The Main Event
RW’S Adrian Monti finds the Swansea Half Marathon is really a race of two halves
The Swansea Half Marathon
TO BE HONEST, I’m not a fan of most out-and-back courses. Running to a set marker before heading back the same way leaves my running mojo deep in sleep mode. I’ve run enough of them on dull streets, in uninspiring locations, to know that if it’s ‘meh’ on the way out, it’s going to be ‘double meh’ on the return.
So when I was asked to race and review the Swansea Half Marathon, my expectations dipped somewhat once I saw the course map. But at the same time I was intrigued to find out why this race has become so popular in such a short time. With a field of 6,000 (up from 2,000 when it began in 2014), it’s now second only in size to Cardiff in the Welsh half-marathon pecking order. I soon discovered the excellent reasons why.
We began in the hub of Swansea, close to its ancient castle ruins and the modern high street. On cue, moments before the off, the steady drizzle that threatened to dampen proceedings ceased and sunshine took over.
As a first-time visitor to Swansea, I was happy to circle and see the city before heading out along the main coast road. As well as noting the civic buildings, the university and the superb national swimming centre, the towering floodlights of St Helen’s Rugby and Cricket Ground caught my eye, at mile two. Being something of a sportingtrivia anorak, I knew this was where West Indian great Gary Sobers made history in 1968 when he smashed six sixes off a single over in a cricket match.
Most of the course was as flat as the wicket Sobers batted on that day. Only as we neared Mumbles, the pretty fishing village on the western fringes of Swansea Bay, was there the hint of a climb.
With the sea to the left and inviting cafes, pubs and shops to the right, this area is easy on the eye and the legs. No wonder it was a favourite haunt of one of Swansea’s favourite sons, the poet Dylan Thomas.
There was the promise of more stunning beaches beyond, where the coast curved away towards the Gower Peninsular. But as we reached the ice cream parlour on the prom, it was time to turn.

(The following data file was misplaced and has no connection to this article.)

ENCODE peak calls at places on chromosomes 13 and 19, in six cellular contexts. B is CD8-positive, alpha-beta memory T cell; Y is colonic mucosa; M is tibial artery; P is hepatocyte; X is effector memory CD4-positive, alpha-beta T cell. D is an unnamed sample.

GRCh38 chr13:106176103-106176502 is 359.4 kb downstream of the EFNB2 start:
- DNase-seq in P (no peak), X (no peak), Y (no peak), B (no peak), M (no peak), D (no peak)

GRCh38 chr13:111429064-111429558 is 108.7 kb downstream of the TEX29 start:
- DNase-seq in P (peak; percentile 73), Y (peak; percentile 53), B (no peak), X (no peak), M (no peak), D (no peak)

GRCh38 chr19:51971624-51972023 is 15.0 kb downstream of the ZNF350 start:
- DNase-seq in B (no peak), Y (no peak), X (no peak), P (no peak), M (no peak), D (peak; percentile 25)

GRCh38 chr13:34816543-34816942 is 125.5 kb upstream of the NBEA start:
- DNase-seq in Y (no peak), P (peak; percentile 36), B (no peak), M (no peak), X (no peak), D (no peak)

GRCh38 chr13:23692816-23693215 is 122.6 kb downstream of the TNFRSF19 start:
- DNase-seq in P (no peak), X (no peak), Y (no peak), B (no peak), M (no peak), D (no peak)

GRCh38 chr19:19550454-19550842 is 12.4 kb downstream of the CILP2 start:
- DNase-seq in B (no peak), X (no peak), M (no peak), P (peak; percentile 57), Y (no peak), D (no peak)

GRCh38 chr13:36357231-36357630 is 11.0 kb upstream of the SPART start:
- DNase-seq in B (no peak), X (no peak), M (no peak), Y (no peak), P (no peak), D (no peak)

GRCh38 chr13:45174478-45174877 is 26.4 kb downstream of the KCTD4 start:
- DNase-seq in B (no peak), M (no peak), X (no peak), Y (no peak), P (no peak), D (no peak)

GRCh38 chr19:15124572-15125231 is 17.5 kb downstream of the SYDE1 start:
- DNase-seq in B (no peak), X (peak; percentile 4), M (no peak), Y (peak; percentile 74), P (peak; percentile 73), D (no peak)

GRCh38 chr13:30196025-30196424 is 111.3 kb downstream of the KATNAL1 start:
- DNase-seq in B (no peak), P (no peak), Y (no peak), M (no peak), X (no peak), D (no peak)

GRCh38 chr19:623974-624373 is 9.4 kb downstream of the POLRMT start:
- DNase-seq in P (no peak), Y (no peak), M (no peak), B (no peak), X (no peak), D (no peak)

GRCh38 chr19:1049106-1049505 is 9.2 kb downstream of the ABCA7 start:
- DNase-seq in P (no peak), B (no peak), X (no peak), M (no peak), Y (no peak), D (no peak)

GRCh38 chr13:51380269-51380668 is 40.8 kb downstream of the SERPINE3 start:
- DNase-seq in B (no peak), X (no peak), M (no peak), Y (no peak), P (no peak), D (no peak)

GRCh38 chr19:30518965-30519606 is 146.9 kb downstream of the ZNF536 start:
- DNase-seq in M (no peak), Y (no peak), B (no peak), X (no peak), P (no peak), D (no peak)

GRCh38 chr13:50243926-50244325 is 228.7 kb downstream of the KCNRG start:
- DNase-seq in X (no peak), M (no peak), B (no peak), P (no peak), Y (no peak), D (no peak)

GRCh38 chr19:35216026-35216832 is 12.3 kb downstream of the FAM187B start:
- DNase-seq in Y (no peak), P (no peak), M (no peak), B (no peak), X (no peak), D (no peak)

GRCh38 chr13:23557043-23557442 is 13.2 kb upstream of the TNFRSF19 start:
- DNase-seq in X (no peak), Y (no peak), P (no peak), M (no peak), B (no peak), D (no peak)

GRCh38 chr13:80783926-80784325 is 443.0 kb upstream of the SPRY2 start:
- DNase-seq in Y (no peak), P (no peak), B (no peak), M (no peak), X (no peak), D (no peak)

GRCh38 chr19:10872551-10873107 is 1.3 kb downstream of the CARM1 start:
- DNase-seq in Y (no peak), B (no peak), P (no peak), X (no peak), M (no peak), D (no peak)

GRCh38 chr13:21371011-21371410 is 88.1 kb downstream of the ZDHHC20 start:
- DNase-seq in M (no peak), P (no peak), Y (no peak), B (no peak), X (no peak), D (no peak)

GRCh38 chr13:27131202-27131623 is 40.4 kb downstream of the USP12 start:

And this is where I was pleasantly surprised. I was running along a cycle path only a few feet from the natural sweep of sandy Swansea Bay. This smooth path cut through two miles of delightfully lush, green parkland space. Through the trees I could glimpse some of my fellow runners heading in the opposite direction before turning, but I still felt I was in a totally different race to the first half. Even though I was going back on myself, I had no sense that I was retracing my steps. Simply by swapping the road for the trees and street signs for the seashore, it felt like a new racing experience rather than a repeat journey.
My visual guide on the horizon was the Meridian Tower, the shiny, modern, 29-storey residential high-rise with a restaurant at its pinnacle. It’s the tallest building in Wales and so, unsurprisingly, it dominated the skyline.
With water stations manned by scores of well-drilled army cadets, enthusiastic crowds strung along the course and live music along the bay area, I could see why this race was such a winner. Little things impressed me, too; having runners’ names on their bib numbers meant we all received shout-outs along the way, while pacers at a selection of times ensured there was someone for runners of all levels to chase.
As we returned to the city, we snaked through the Maritime Quarter and then SA1, the rejuvenated waterfront area that was once the city’s docks. And after our trainers had echoed across the sail-shaped Millennium Bridge, which spans the River Tawe, there was only a mile to go to the finish. There were no festivals, hog roasts, beer tents or other add-ons currently popular at larger races, but there were plenty of volunteers going about their business with an air of unflappable efficiency, mingling with hundreds of runners who were happily donning lurid-pink finishers’ T-shirts and inspecting the contents of their generous goody bags.
I tried hard to find fault, simply to confirm my pre-event prejudice, but the only thing I could come up with was that my banana was too green. In truth, this race thoroughly deserves its reputation and in the years to come it will surely be luring even more runners across the Severn Bridge to join the plethora of Welsh club vests already among those in the know. The 2018 Swansea Half Marathon takes place on June 24. For more info, visit swanseahalfmarathon.co.uk